As I continue in my recovery with anxiety, Post-Traumatic, and depression, there are a few triggers that I now recognize very clearly. Resentment is one of them, perhaps the strongest. Resentment is my “red flag” that something is seriously amiss.
The more I am able to be very honest with my feelings and resulting behaviors, the more I am able to be very clear on how to undo the unhealthy belief systems that have left long and deep tracks on my psyche. My feelings and beliefs directly influence my behaviors. I do not particularly like this fact, but it is true.
This is why the recognition of triggers of any sort is essential for me. The tracks and ruts do not get erased–they simply get easier to recognize.
First, I had to recognize (or label) what resentment felt like and what it meant. For me, resentment is an uneasy mix of feeling both annoyance and anger at the same time. I feel like I have been provoked, yet there is not always a recognizable source. I feel like I am being forced to do something I do not want to do, but am doing it anyway. It is a moment of feeling taken advantage of: be it my time or my trust.
Resentment usually comes upon me quickly and runs deep and hard. It is more than feeling frustration or exasperation: it actually feels closer to hate. And I do not use the word hate lightly. It is in such moments of feeling resentment, though, when I can honestly say that I hate exactly where I am and exactly what I am doing. If I continue forward with this feeling going on, I am on the road to trouble, on my way to slipping back into a long-traveled rut of hating myself. I am not expressing anger at the person who has taken advantage of my time or trust, but I am expressing anger (and hate) back toward myself for not recognizing earlier what got me into the situation in the first place.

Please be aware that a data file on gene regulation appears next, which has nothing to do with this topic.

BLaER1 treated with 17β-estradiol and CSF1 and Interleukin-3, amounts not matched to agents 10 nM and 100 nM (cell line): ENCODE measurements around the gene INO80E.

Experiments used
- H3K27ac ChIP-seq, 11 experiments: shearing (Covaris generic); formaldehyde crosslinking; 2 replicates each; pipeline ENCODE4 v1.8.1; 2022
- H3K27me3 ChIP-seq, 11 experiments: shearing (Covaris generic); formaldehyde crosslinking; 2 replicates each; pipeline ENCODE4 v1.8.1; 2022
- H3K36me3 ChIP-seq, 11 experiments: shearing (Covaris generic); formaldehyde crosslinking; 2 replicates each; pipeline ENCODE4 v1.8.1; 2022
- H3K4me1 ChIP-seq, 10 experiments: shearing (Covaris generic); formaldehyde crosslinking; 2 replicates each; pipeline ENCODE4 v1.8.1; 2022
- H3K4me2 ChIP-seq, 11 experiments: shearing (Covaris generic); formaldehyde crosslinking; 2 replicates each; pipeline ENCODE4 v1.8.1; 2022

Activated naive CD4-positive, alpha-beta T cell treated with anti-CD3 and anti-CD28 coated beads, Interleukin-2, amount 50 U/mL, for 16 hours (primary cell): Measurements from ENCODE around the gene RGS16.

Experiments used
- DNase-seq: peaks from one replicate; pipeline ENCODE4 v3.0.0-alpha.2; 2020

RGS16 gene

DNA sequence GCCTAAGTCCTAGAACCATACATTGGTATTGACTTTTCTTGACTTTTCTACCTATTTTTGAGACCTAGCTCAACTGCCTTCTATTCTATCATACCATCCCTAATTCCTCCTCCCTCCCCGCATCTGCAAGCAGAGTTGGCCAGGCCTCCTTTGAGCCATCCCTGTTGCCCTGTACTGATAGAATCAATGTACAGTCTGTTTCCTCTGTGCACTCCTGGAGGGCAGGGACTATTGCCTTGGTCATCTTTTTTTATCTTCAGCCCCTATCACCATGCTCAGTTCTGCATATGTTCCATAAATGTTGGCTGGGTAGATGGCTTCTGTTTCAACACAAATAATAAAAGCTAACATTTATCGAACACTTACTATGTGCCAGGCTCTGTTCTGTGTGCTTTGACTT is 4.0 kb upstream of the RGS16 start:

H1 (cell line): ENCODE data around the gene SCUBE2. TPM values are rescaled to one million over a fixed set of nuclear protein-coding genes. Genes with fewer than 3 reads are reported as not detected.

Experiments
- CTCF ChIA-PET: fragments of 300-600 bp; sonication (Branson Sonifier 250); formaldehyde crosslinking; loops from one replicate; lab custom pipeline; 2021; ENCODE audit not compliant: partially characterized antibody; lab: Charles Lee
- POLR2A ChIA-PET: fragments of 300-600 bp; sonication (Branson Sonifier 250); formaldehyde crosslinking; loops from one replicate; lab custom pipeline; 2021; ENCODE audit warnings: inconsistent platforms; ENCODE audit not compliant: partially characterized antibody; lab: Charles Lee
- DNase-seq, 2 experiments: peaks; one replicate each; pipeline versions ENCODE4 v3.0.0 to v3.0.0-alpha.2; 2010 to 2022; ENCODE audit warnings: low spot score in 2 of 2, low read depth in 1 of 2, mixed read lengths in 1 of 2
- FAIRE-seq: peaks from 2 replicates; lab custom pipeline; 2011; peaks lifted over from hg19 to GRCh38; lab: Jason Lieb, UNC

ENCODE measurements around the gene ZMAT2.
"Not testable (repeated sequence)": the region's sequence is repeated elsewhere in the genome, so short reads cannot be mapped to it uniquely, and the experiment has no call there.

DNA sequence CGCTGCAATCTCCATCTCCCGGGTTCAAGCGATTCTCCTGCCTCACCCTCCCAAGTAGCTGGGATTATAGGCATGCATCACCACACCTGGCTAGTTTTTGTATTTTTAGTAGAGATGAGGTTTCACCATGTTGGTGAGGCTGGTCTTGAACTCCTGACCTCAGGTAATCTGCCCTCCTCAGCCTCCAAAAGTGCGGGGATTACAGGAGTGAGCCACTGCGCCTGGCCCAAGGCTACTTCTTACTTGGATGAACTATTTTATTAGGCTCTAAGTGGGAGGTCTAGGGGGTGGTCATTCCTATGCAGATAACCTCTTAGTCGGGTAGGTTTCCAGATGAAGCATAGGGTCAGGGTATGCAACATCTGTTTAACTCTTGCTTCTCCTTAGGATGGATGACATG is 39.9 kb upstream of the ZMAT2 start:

It is amazing to me how the mind can work. It slides so easily from one feeling to another, not always based on logic, but rather on experience. And experience can be stronger than logic.
Now that I can recognize resentment when I feel it, I know it is a “red flag” that I must pay attention to. When such a “red flag” pops, yeah, I get angry with myself anyway. However, the anger toward myself abates because I also recognize that I have enough sense and strength to see it for what it is: a feeling that can be handled and resolved. I am also human, and as a human, I will make mistakes, fall into old patterns or be caught off-guard. None of these situations is a deal-breaker. Recovery means recognition, not perfection.
For someone like me, I do not like to be caught off-guard. Letting down my guard was hard enough. Even so, I go back to the idea that I am human: if I want to engage in life, well, there are going to be rainy days. This is when I am glad that I have an umbrella.
I just recently went through a short period of resentment. Ugh. Don’t like it, but okay. There is was. How did I get here again? I haven’t felt resentment in awhile. (Were did I put that darn umbrella?)
I was angry at myself for putting myself in a situation that was not at all comfortable to me. I was doing something that was good for another, but not good for me. I let myself get caught in the idea that if I give someone what they want, then somehow I too will get what I want from them (i.e., love, friendship, thinking that I am more cool than I am a dork.)
Ignoring the facts does not change the facts. I am who I am. What matters is what I think of me. If I compromise who I really am, who is the real dork in this scenario?
I allowed myself to do what I did for what I desired to be the truth, not for what was the truth. Anyone else been there? The end result of this “resentment” lesson was to remember to listen to my feelings rising up inside me. If I ignore them, I ignore the real me. And that is what I did for almost thirty years. Although this was a close call, at least I can share that it was a close call, not a complete and full-blown trigger had I acted. I still get a little scared, to be honest, when I feel resentment. It means I haven’t been paying attention.
Also, by acknowledging my feelings (even though I really did not want to) I maintained my morality and integrity. I have such a capacity to ignore what I know to be true and this is one of the long tracks rutted in my psyche.
It still frightens me to know how close I can actually come to defaulting. If I can maintain my knowledge of triggers, I can protect myself from what I already know (even though I will still try to work around what I know I already know). Working hard to stay cognizant and honest with friends (by sharing what occurred and receiving a good natured “eye roll” and some straight talk) and my therapist is what enables me to get the support I require to stay well - and not revert.
Kimberly wrote for HealthCentral as a patient expert for Anxiety Disorders.